ATP Goals
The Defiance College ATP mission will be accomplished by the following goals:


Accreditation
The academic program is accredited by the Commission on Accreditation of Athletic Training Education (CAATE). Graduates of the ATP are eligible to take the Board of Certification (BOC) exam. Successful completion of this exam leads to the credentials ‘ATC’ (Certified Athletic Trainer).


Clinical Requirements
All clinical assignments are determined on an individual basis by the Program Director and the Clinical Education Coordinator upon consultation with the athletic training staff. The athletic training student is directly assigned to an approved preceptor on or off campus. This preceptor is responsible for the supervision and progression of the student.

To enhance the athletic training students’ clinical education, every attempt is made to place students in a variety of situations. While a student in the Athletic Training Program, each student is assigned to a primarily upper extremity sport, a primarily lower extremity sport, an equipment intensive sport as well as numerous exposures to general medical situations. All students accepted into the professional program are assigned to clinical experiences based on the student’s skill level, maturity, outside commitments (e.g. work), and level of responsibility. Students are assigned a mixture of high and low risk sports, a male and female team, and at least one sport that requires travel to away games. Students can expect to return to campus approximately two weeks before fall semester classes begin to participate in pre-season football camp.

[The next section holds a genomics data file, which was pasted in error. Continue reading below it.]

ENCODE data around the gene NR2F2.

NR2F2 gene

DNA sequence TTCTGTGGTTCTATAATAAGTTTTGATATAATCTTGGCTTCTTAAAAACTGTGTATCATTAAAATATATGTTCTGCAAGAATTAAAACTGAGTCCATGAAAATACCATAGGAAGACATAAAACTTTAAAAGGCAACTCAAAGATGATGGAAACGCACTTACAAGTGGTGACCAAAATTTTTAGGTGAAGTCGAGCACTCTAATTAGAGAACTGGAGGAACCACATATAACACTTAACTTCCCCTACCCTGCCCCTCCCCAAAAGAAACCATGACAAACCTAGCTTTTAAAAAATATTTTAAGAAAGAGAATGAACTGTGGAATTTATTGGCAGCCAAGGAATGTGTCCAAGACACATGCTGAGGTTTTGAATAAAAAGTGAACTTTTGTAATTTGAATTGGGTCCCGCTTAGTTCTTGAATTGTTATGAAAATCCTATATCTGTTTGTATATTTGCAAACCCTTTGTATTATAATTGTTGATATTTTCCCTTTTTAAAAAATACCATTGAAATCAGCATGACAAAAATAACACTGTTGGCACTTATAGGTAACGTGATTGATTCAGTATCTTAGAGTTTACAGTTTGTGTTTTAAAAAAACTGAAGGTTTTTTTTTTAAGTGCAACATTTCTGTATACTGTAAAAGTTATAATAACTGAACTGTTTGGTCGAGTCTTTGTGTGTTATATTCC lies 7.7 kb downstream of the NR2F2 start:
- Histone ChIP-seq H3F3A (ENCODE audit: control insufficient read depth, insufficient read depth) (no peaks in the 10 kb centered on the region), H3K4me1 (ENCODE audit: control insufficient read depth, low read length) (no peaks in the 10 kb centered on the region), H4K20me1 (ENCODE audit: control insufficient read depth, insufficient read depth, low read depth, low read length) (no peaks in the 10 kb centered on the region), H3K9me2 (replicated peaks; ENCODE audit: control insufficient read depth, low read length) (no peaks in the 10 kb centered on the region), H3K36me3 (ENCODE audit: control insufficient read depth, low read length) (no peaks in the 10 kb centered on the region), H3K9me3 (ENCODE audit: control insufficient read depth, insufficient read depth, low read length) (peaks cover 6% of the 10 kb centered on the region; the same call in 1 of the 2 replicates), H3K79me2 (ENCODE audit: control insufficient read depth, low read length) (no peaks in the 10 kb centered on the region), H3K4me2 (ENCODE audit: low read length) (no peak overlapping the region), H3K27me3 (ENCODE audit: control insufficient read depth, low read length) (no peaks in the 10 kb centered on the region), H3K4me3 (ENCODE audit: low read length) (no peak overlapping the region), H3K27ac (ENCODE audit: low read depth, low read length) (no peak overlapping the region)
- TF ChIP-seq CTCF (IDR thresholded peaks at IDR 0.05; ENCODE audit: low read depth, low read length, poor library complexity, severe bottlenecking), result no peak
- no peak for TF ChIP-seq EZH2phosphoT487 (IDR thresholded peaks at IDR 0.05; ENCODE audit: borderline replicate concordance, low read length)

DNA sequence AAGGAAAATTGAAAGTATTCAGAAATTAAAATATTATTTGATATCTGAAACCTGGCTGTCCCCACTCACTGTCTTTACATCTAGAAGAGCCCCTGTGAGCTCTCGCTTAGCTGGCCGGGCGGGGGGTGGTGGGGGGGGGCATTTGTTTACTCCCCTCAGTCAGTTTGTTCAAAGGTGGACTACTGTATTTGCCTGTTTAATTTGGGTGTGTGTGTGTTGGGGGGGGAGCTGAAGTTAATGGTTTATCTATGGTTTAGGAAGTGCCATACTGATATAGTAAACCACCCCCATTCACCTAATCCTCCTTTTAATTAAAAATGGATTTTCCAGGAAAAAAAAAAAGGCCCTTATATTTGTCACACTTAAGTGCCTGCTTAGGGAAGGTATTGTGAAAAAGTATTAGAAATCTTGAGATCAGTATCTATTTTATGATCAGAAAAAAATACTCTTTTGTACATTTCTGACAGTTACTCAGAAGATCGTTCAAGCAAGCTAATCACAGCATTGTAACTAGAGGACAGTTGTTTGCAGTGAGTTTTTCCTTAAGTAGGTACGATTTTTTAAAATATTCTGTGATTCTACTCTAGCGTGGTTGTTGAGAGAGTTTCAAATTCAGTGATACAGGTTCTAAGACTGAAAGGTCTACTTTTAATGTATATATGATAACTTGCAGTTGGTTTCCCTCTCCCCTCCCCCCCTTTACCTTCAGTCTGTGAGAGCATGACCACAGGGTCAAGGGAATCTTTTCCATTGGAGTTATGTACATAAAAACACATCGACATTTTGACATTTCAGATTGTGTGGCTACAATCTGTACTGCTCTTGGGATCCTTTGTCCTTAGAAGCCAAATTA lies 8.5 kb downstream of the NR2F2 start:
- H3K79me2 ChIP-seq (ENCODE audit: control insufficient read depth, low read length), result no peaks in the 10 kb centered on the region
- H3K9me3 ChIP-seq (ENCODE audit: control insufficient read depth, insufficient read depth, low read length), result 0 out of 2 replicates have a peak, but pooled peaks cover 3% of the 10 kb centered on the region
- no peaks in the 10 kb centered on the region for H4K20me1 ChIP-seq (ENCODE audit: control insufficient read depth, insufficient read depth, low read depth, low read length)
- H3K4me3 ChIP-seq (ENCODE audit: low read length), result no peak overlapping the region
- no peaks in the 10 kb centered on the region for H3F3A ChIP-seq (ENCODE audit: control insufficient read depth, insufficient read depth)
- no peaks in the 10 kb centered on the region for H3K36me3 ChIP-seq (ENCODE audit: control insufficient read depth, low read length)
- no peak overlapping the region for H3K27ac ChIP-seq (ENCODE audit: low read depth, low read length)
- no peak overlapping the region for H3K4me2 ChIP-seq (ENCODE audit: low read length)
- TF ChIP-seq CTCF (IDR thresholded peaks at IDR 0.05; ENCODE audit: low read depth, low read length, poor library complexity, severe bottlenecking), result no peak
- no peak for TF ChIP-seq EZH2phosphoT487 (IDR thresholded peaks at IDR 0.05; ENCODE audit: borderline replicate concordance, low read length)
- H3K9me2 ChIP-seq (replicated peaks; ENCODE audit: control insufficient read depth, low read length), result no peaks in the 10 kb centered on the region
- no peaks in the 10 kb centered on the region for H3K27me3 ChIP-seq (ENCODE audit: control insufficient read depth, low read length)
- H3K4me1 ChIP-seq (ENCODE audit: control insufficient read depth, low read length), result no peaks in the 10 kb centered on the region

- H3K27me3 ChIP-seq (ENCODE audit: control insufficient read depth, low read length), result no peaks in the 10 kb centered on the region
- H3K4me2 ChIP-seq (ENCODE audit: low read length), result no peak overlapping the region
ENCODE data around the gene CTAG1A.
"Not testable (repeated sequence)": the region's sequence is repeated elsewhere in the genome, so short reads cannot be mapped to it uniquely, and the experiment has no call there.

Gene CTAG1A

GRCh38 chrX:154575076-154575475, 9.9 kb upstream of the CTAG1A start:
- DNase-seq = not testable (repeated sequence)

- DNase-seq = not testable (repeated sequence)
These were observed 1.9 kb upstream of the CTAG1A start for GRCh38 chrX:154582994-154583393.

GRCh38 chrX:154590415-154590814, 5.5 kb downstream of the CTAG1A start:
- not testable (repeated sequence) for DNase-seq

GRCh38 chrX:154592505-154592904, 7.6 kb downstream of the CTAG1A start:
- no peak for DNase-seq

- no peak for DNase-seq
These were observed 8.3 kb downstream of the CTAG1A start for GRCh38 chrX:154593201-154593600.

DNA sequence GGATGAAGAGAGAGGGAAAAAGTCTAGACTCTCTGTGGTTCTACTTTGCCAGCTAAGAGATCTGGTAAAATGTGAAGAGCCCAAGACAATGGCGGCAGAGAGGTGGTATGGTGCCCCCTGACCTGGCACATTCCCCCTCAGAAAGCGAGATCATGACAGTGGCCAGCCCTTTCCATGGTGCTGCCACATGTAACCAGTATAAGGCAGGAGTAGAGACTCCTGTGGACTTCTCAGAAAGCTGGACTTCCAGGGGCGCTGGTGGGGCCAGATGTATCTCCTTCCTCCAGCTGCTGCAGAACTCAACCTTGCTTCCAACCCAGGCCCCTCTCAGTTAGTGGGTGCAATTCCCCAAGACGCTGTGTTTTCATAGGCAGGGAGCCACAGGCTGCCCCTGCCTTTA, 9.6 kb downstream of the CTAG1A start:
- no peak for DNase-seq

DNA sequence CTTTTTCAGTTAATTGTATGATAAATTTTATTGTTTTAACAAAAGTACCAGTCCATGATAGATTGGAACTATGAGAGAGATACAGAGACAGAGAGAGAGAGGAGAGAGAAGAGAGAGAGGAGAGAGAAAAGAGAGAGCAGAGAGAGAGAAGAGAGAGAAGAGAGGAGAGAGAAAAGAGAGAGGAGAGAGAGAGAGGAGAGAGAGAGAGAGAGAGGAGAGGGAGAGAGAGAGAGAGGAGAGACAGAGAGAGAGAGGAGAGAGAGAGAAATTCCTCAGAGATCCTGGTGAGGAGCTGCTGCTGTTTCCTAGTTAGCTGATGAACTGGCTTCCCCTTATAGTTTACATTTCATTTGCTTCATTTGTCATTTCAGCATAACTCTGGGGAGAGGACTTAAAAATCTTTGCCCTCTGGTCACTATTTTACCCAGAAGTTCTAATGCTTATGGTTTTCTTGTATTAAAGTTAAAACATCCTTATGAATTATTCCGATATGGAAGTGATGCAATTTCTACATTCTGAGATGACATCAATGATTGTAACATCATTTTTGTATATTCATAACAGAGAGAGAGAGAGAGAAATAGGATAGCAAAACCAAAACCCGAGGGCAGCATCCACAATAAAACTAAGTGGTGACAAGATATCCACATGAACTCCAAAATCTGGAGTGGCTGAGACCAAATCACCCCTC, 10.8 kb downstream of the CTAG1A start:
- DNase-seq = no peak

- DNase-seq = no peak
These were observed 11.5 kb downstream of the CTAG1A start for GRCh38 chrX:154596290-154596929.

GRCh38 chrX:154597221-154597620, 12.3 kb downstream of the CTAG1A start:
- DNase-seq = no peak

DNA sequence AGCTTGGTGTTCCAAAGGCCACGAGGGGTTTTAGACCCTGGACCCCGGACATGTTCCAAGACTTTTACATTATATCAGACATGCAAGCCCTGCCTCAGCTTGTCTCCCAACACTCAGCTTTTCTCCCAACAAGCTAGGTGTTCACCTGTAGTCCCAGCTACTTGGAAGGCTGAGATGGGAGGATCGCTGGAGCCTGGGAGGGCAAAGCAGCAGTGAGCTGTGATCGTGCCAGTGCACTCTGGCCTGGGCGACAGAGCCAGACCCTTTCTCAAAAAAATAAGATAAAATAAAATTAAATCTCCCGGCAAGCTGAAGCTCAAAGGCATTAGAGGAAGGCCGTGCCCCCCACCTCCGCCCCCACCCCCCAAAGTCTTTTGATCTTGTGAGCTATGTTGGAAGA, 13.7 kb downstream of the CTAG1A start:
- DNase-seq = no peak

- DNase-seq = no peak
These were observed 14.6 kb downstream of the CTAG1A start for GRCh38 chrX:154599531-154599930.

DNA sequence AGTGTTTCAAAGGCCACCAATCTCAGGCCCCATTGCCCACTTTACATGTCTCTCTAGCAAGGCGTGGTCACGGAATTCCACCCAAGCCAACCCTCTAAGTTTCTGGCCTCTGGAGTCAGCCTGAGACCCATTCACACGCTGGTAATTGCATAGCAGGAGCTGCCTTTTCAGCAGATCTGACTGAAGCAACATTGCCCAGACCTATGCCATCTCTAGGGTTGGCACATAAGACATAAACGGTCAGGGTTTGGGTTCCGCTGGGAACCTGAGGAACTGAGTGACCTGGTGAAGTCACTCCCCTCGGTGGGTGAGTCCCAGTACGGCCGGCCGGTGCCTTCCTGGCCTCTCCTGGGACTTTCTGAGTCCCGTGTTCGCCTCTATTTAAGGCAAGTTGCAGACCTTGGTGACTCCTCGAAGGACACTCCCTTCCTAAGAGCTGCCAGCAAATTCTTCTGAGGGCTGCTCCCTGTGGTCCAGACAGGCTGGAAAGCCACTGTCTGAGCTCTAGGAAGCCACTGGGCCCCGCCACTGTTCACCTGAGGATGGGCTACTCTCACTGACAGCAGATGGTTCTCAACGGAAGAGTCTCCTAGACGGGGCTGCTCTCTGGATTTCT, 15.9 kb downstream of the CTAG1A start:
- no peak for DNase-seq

Admission into the Athletic Training Program
Admission into the Athletic Training Program is a two-step process. Students enter Defiance College as pre-athletic training majors and must complete the first year consisting of core curriculum degree requirements and athletic training prerequisites. The pre-professional phase is completed in their first two semesters on campus.

Applications for admittance into the professional phase of the program are completed and submitted by March 1st. Completion of the ATP requires six semesters in the professional phase of the program.

View more detailed program admission information.

Athletic Participation Policy

Major Brochure | Courses | Forms

 


 

BOC Exam Results

In order to obtain certification in Athletic Training, a person must meet the following two requirements: 1) Graduate from a CAATE accredited Athletic Training Program, and 2) Pass the Board of Certification (BOC) exam.

The following table represents the BOC pass rates for Defiance College for the past four testing cycles.

 

Defiance College Athletic Training Program BOC Exam Results 2010-2013

         
 
2009-2010
2010-2011
2011-2012